LOWERING:  Due to the aforementioned all or nothing friction, lowering a climber (even the 8 stone of my partner) on the Revo requires care.  I weigh 14 stone and he really struggled to keep control whilst lowering me.  With my device the friction can be varied infinitely by small movements to control the speed of descent.  The Revo does not allow this and we found that it takes a surprisingly small degree of movement to completely lose the friction.

FALLS:  To be sure of what the device is capable of, we both simulated falls whilst climbing.  Firstly, it took a greater length of rope than the manufacturer suggests before the lock engages - around 12 inches we found.  This is not necessarily a danger to the climber but it proved hazardous for the belayer.  We tested on a missed dyno move scenario and if the fall occurs whilst the belayer has hands in the fully locked position, the device works fine.  However, if at the time of the fall the belayer has hands in any other position such as taking in, the device has zero friction and the rope whips through it until the lock engages.  On both tries, using my normal technique, before I was able to lock down, my thumb joint was whacked hard against the device as it is impossible to hold the fall unless fully locked down.  Both of us observed that the Revo did this BECAUSE we were using good technique not despite it.  It makes it all but impossible to perform a dynamic cushioned arrest of a fall.  We had no problems with either my DMM Bug or my partners Mammut Smart (which does the same job as the Revo but far far better).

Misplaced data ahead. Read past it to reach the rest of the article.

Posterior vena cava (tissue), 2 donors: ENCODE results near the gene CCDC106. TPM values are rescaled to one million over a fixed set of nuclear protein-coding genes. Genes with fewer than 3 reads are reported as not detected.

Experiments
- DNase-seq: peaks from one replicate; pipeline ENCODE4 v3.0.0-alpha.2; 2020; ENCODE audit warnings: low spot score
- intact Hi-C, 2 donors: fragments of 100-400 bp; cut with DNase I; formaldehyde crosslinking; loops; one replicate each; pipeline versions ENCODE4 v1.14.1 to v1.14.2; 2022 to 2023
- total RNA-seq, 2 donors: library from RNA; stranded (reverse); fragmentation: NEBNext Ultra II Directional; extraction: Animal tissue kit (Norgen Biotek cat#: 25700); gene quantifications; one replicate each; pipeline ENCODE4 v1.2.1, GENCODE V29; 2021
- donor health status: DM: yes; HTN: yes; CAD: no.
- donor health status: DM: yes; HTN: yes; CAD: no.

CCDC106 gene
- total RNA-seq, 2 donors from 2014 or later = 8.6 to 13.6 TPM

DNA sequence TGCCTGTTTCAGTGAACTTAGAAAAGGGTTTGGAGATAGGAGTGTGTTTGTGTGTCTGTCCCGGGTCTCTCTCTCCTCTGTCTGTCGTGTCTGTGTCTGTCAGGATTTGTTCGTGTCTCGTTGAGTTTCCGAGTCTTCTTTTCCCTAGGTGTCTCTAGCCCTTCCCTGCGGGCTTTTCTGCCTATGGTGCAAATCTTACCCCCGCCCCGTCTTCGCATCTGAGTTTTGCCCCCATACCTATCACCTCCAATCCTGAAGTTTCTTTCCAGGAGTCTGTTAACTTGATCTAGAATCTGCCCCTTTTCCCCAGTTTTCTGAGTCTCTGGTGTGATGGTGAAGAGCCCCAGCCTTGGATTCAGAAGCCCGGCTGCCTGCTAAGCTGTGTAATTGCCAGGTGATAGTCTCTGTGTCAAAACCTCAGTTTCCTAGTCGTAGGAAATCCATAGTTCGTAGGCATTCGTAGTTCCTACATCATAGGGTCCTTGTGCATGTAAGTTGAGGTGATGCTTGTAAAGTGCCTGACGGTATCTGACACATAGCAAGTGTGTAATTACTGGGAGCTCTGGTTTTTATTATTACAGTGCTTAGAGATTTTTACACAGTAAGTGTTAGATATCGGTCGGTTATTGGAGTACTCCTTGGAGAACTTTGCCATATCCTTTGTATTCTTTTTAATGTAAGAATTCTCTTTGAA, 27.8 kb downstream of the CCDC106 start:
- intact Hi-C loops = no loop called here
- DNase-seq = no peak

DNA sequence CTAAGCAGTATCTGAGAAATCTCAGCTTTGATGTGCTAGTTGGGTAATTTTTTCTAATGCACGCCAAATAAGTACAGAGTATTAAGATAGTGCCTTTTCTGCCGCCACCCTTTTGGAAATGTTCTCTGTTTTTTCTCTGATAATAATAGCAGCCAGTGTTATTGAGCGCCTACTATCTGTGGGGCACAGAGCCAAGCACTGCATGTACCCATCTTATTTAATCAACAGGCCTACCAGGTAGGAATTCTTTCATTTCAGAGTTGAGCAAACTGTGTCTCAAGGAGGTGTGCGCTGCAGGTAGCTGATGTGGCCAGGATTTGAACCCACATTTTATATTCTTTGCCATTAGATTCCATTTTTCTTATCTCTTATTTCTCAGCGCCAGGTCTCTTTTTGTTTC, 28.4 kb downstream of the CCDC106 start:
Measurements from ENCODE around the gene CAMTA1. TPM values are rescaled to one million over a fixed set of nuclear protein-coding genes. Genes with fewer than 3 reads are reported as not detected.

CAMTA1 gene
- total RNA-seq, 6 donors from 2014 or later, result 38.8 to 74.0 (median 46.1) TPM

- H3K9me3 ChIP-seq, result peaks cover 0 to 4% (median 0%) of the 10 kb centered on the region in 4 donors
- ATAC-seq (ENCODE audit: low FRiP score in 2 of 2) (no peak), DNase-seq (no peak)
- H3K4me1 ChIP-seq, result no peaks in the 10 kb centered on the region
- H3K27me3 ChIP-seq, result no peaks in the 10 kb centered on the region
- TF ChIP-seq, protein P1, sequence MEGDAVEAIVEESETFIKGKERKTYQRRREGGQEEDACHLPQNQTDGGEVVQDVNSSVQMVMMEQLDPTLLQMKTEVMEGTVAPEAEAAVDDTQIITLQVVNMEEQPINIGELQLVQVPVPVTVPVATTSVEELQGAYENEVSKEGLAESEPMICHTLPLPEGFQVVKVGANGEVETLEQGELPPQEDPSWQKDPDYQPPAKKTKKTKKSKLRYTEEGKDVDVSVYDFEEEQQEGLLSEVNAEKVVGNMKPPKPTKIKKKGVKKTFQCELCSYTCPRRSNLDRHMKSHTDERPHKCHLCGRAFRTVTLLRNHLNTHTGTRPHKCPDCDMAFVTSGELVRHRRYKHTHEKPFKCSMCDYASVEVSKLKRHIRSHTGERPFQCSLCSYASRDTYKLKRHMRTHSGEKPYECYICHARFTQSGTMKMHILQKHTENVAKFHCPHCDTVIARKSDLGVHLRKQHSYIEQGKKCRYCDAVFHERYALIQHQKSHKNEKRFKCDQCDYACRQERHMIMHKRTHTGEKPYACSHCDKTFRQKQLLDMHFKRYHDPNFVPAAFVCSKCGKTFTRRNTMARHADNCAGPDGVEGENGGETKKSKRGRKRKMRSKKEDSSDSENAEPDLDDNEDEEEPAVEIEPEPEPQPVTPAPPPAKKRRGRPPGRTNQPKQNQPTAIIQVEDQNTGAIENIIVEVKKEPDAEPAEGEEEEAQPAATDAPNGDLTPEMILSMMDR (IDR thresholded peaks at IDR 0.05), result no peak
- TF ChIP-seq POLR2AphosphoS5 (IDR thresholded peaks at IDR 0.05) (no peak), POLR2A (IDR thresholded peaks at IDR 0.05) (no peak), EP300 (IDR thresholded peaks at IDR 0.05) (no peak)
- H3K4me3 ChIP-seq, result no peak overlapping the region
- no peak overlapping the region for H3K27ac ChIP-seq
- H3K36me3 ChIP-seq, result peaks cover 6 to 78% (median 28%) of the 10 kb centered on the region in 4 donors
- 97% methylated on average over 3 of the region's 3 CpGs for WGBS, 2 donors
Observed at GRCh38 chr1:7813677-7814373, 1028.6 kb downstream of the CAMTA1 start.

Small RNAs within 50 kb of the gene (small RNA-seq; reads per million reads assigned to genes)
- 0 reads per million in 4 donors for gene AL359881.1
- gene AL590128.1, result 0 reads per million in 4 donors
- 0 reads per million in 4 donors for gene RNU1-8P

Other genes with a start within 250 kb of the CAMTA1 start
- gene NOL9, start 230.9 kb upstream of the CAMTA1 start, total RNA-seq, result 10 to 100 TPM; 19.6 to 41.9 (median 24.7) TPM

CONCLUSION:  Neither one of us can recommend this device as we found it difficult and, frankly, dangerous in real world usage.  Had my climbing partner weighed the same 14 stone as me instead of 8 I am convinced that the Revo would have broken my thumb when he fell whilst I was taking in.  In our opinion, it is an awful piece of kit.  My climbing partner likes to collect different belay devices and we thought the Zap-O-Mat was his crappest until we used the Revo.